Recently, I had a discussion with a friend about what a tough nut cancer has been to crack. This is largely due to the fact that cancer is not a single disease, but a huge cluster of marginally related illnesses, each of which require different kinds of tests and treatments. For example, although radiotherapy can be very affective for treating lung cancer, using the right amount of radiation can be very tricky. This is because the very act of breathing can move cancerous lesions around by up to 4 cm. Doctors have therefore been faced with the choice of targeting smaller regions, and possibly missing some or all of the tumor, or of targeting a wide area of the lung, possibly damaging healthy tissue.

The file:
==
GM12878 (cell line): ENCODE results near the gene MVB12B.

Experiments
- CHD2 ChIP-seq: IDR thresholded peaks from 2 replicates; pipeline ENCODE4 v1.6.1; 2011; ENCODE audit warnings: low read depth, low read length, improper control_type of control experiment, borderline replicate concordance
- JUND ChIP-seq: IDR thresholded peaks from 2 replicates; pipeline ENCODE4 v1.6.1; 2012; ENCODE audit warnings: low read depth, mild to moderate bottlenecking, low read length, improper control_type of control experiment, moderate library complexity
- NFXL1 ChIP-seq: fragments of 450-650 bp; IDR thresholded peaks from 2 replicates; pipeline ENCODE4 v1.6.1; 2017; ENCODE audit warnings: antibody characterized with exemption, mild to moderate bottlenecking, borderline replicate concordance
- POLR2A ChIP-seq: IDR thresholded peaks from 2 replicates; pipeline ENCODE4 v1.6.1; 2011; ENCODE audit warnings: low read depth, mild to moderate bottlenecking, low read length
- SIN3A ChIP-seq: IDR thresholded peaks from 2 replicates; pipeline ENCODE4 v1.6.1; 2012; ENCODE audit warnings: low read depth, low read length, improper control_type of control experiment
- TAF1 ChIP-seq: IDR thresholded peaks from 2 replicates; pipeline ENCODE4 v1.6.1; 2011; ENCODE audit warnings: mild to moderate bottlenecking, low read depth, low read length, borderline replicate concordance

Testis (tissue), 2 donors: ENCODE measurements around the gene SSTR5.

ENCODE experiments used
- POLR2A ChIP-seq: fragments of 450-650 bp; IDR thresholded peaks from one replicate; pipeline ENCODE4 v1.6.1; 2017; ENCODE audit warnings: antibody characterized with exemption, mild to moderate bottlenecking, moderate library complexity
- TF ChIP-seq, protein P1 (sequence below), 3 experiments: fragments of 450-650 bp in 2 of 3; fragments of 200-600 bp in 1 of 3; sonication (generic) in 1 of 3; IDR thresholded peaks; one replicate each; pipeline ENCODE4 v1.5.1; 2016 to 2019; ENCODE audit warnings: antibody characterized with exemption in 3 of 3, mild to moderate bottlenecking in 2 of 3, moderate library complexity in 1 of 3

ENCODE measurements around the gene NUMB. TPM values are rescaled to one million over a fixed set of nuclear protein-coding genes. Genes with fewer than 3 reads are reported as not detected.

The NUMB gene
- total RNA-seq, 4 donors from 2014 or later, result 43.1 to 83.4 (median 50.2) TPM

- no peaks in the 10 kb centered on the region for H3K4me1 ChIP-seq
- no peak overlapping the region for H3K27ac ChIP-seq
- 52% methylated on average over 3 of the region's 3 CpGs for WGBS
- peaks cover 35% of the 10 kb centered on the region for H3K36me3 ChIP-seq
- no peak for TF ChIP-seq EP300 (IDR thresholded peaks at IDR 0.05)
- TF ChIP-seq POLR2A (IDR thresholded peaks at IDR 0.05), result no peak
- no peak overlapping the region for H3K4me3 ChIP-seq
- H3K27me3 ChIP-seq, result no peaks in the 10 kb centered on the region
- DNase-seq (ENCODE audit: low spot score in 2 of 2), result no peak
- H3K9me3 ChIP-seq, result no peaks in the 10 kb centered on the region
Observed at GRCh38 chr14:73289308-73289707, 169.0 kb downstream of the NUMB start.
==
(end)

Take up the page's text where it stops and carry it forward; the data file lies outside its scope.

A way to get around this problem is to use ‘breathing-adapted radiotherapy’ (BART), a technique that takes breathing into account. Simply put, doctors perform a 4D CT (computed tomography) scan that shows them how each breath (inhalation through expiration) affects tumor placement in real time. Dr Nicolas Peguret and his colleagues from Hôpitau Universitaires de Genève designed software that can determine the optimal time and location in which to apply the radiotherapy. They presented their findings at the 2nd European Lung Cancer Conference in Geneva, Switzerland.Clinical trials of this new technique are already underway. If the tests are successful, Peguret and his team anticipate the use of BART and 4D CT scans for many other kinds of cancer that could be affected by breathing.